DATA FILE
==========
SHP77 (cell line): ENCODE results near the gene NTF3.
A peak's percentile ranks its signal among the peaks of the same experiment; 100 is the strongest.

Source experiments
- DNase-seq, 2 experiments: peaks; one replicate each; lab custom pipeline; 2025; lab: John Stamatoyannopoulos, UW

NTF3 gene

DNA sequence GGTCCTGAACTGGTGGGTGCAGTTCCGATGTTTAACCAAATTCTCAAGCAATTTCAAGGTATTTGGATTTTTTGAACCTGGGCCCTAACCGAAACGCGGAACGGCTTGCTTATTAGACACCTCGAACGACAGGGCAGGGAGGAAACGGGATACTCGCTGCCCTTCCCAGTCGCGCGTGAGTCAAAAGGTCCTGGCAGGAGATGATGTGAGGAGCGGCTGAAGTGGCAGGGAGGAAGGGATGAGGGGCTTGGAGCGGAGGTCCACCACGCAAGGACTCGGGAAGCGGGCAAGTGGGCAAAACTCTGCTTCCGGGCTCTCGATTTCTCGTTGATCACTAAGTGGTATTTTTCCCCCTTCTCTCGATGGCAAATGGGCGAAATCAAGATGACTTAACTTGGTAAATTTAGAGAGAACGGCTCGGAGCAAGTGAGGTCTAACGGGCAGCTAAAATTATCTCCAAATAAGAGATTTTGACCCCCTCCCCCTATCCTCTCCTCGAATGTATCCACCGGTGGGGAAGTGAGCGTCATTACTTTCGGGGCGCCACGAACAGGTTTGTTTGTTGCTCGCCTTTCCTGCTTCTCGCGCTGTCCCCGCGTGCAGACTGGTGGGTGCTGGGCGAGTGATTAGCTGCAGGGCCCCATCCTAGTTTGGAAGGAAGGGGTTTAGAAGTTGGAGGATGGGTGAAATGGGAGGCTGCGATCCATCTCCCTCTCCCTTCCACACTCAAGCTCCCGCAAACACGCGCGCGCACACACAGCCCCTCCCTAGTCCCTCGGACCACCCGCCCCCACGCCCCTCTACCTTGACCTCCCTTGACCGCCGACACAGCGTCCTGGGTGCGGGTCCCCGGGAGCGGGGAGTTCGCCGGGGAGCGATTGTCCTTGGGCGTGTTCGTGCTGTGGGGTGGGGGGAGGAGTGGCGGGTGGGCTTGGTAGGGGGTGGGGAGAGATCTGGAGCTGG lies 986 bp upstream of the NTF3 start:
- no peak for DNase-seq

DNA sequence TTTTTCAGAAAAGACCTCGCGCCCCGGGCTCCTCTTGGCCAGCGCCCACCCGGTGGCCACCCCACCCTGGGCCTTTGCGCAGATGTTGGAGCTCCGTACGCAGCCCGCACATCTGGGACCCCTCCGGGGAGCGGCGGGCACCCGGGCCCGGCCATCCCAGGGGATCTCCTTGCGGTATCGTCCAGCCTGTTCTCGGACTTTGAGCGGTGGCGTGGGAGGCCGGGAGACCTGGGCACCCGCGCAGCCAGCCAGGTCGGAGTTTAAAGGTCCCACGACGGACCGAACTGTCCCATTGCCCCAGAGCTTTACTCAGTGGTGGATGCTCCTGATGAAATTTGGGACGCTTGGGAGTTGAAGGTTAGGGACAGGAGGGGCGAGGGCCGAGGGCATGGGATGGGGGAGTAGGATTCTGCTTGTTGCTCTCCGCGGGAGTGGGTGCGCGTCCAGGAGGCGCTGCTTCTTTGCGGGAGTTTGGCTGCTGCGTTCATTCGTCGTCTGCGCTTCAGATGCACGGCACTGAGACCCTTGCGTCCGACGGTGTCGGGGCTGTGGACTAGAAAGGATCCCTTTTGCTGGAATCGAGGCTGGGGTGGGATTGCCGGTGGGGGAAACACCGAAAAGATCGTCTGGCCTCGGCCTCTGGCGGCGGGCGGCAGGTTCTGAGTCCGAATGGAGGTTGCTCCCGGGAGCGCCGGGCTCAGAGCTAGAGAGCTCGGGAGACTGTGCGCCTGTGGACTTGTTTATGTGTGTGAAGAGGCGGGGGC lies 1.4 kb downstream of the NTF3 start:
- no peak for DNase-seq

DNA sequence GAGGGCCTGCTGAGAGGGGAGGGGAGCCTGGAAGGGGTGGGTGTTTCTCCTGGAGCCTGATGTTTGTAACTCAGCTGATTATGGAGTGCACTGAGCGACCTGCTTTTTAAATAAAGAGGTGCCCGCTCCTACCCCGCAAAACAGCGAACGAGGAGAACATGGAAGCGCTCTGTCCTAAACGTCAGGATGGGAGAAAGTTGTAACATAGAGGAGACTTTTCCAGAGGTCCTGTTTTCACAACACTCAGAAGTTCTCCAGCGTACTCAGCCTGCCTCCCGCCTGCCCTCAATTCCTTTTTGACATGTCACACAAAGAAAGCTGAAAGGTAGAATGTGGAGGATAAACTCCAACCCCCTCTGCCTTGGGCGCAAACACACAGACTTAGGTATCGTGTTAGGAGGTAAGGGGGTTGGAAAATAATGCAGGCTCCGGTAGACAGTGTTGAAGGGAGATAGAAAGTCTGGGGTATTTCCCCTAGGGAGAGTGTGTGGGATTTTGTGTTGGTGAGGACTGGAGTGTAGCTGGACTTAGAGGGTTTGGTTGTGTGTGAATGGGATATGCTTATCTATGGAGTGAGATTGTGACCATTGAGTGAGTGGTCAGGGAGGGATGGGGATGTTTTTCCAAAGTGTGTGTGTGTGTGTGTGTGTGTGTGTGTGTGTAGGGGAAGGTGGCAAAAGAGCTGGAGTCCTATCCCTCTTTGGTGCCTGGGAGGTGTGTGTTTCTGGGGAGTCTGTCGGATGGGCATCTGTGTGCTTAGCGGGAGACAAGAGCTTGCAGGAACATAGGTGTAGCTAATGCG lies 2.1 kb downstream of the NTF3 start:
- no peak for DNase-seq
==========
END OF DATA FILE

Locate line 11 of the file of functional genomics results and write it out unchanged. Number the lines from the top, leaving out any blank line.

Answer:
- no peak for DNase-seq